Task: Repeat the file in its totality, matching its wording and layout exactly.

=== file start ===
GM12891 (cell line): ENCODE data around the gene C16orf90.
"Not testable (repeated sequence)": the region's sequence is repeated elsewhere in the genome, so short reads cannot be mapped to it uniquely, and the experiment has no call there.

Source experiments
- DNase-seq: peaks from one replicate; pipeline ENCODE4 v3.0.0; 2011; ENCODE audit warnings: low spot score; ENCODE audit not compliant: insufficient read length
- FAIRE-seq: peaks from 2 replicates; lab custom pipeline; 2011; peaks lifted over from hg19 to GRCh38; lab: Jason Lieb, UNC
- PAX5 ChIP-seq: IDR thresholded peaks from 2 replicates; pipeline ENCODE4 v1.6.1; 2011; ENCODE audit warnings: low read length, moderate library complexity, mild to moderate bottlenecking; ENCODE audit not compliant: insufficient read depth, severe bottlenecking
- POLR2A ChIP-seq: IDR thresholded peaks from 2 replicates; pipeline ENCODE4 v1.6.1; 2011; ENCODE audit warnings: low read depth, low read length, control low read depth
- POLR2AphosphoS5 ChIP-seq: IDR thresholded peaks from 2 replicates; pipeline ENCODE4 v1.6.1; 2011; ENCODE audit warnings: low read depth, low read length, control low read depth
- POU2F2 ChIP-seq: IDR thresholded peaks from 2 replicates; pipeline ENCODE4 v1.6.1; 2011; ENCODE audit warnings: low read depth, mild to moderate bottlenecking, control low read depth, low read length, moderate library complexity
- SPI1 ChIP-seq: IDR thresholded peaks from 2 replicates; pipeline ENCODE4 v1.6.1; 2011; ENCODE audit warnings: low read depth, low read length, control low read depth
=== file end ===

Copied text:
GM12891 (cell line): ENCODE data around the gene C16orf90.
"Not testable (repeated sequence)": the region's sequence is repeated elsewhere in the genome, so short reads cannot be mapped to it uniquely, and the experiment has no call there.

Source experiments
- DNase-seq: peaks from one replicate; pipeline ENCODE4 v3.0.0; 2011; ENCODE audit warnings: low spot score; ENCODE audit not compliant: insufficient read length
- FAIRE-seq: peaks from 2 replicates; lab custom pipeline; 2011; peaks lifted over from hg19 to GRCh38; lab: Jason Lieb, UNC
- PAX5 ChIP-seq: IDR thresholded peaks from 2 replicates; pipeline ENCODE4 v1.6.1; 2011; ENCODE audit warnings: low read length, moderate library complexity, mild to moderate bottlenecking; ENCODE audit not compliant: insufficient read depth, severe bottlenecking
- POLR2A ChIP-seq: IDR thresholded peaks from 2 replicates; pipeline ENCODE4 v1.6.1; 2011; ENCODE audit warnings: low read depth, low read length, control low read depth
- POLR2AphosphoS5 ChIP-seq: IDR thresholded peaks from 2 replicates; pipeline ENCODE4 v1.6.1; 2011; ENCODE audit warnings: low read depth, low read length, control low read depth
- POU2F2 ChIP-seq: IDR thresholded peaks from 2 replicates; pipeline ENCODE4 v1.6.1; 2011; ENCODE audit warnings: low read depth, mild to moderate bottlenecking, control low read depth, low read length, moderate library complexity
- SPI1 ChIP-seq: IDR thresholded peaks from 2 replicates; pipeline ENCODE4 v1.6.1; 2011; ENCODE audit warnings: low read depth, low read length, control low read depth